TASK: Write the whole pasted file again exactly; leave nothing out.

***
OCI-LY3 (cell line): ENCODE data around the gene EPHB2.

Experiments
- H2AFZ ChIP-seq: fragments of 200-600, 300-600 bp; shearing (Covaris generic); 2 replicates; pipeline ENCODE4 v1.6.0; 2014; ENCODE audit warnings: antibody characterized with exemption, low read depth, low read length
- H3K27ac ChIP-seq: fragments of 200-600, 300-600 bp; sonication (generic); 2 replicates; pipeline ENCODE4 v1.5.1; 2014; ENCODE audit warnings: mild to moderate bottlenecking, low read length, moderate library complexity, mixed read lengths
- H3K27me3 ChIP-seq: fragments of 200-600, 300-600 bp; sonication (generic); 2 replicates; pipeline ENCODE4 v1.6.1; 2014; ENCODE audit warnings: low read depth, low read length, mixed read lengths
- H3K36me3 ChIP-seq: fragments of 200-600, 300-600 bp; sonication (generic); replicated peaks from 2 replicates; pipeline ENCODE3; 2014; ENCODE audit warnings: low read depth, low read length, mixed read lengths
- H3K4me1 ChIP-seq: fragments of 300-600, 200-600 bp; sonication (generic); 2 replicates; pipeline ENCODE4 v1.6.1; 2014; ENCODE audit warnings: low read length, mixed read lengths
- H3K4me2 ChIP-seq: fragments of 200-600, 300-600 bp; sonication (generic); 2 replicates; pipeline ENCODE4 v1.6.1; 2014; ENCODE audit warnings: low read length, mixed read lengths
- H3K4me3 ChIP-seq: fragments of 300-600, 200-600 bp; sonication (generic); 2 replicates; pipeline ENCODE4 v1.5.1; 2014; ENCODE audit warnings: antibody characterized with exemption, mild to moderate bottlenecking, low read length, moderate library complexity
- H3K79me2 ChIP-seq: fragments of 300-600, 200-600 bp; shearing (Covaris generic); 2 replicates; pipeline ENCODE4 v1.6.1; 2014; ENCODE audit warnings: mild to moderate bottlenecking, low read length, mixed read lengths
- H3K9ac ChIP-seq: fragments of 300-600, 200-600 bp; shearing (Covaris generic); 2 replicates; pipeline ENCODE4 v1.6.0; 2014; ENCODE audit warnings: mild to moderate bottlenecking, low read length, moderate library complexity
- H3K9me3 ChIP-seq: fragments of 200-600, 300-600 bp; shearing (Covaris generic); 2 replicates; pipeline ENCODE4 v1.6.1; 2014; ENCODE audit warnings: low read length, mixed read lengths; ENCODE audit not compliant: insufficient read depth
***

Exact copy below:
OCI-LY3 (cell line): ENCODE data around the gene EPHB2.

Experiments
- H2AFZ ChIP-seq: fragments of 200-600, 300-600 bp; shearing (Covaris generic); 2 replicates; pipeline ENCODE4 v1.6.0; 2014; ENCODE audit warnings: antibody characterized with exemption, low read depth, low read length
- H3K27ac ChIP-seq: fragments of 200-600, 300-600 bp; sonication (generic); 2 replicates; pipeline ENCODE4 v1.5.1; 2014; ENCODE audit warnings: mild to moderate bottlenecking, low read length, moderate library complexity, mixed read lengths
- H3K27me3 ChIP-seq: fragments of 200-600, 300-600 bp; sonication (generic); 2 replicates; pipeline ENCODE4 v1.6.1; 2014; ENCODE audit warnings: low read depth, low read length, mixed read lengths
- H3K36me3 ChIP-seq: fragments of 200-600, 300-600 bp; sonication (generic); replicated peaks from 2 replicates; pipeline ENCODE3; 2014; ENCODE audit warnings: low read depth, low read length, mixed read lengths
- H3K4me1 ChIP-seq: fragments of 300-600, 200-600 bp; sonication (generic); 2 replicates; pipeline ENCODE4 v1.6.1; 2014; ENCODE audit warnings: low read length, mixed read lengths
- H3K4me2 ChIP-seq: fragments of 200-600, 300-600 bp; sonication (generic); 2 replicates; pipeline ENCODE4 v1.6.1; 2014; ENCODE audit warnings: low read length, mixed read lengths
- H3K4me3 ChIP-seq: fragments of 300-600, 200-600 bp; sonication (generic); 2 replicates; pipeline ENCODE4 v1.5.1; 2014; ENCODE audit warnings: antibody characterized with exemption, mild to moderate bottlenecking, low read length, moderate library complexity
- H3K79me2 ChIP-seq: fragments of 300-600, 200-600 bp; shearing (Covaris generic); 2 replicates; pipeline ENCODE4 v1.6.1; 2014; ENCODE audit warnings: mild to moderate bottlenecking, low read length, mixed read lengths
- H3K9ac ChIP-seq: fragments of 300-600, 200-600 bp; shearing (Covaris generic); 2 replicates; pipeline ENCODE4 v1.6.0; 2014; ENCODE audit warnings: mild to moderate bottlenecking, low read length, moderate library complexity
- H3K9me3 ChIP-seq: fragments of 200-600, 300-600 bp; shearing (Covaris generic); 2 replicates; pipeline ENCODE4 v1.6.1; 2014; ENCODE audit warnings: low read length, mixed read lengths; ENCODE audit not compliant: insufficient read depth